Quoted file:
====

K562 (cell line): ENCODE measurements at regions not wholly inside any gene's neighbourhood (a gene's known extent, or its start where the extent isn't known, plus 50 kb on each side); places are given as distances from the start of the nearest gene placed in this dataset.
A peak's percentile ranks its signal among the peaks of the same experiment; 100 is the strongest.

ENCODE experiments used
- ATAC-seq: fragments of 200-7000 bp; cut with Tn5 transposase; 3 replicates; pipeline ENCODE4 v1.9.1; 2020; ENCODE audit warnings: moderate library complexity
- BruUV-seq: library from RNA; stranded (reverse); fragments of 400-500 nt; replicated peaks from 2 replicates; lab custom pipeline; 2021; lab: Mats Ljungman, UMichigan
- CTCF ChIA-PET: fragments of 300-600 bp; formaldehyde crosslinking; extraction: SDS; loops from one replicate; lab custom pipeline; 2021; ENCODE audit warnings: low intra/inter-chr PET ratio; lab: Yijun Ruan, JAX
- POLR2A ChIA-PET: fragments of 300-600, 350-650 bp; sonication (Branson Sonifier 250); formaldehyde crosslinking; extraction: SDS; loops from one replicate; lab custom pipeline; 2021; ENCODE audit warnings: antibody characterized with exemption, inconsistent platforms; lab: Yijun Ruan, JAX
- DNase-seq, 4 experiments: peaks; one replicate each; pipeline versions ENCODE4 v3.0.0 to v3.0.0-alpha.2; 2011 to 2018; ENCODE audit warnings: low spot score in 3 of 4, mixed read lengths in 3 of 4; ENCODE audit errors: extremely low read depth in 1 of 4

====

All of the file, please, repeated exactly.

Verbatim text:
K562 (cell line): ENCODE measurements at regions not wholly inside any gene's neighbourhood (a gene's known extent, or its start where the extent isn't known, plus 50 kb on each side); places are given as distances from the start of the nearest gene placed in this dataset.
A peak's percentile ranks its signal among the peaks of the same experiment; 100 is the strongest.

ENCODE experiments used
- ATAC-seq: fragments of 200-7000 bp; cut with Tn5 transposase; 3 replicates; pipeline ENCODE4 v1.9.1; 2020; ENCODE audit warnings: moderate library complexity
- BruUV-seq: library from RNA; stranded (reverse); fragments of 400-500 nt; replicated peaks from 2 replicates; lab custom pipeline; 2021; lab: Mats Ljungman, UMichigan
- CTCF ChIA-PET: fragments of 300-600 bp; formaldehyde crosslinking; extraction: SDS; loops from one replicate; lab custom pipeline; 2021; ENCODE audit warnings: low intra/inter-chr PET ratio; lab: Yijun Ruan, JAX
- POLR2A ChIA-PET: fragments of 300-600, 350-650 bp; sonication (Branson Sonifier 250); formaldehyde crosslinking; extraction: SDS; loops from one replicate; lab custom pipeline; 2021; ENCODE audit warnings: antibody characterized with exemption, inconsistent platforms; lab: Yijun Ruan, JAX
- DNase-seq, 4 experiments: peaks; one replicate each; pipeline versions ENCODE4 v3.0.0 to v3.0.0-alpha.2; 2011 to 2018; ENCODE audit warnings: low spot score in 3 of 4, mixed read lengths in 3 of 4; ENCODE audit errors: extremely low read depth in 1 of 4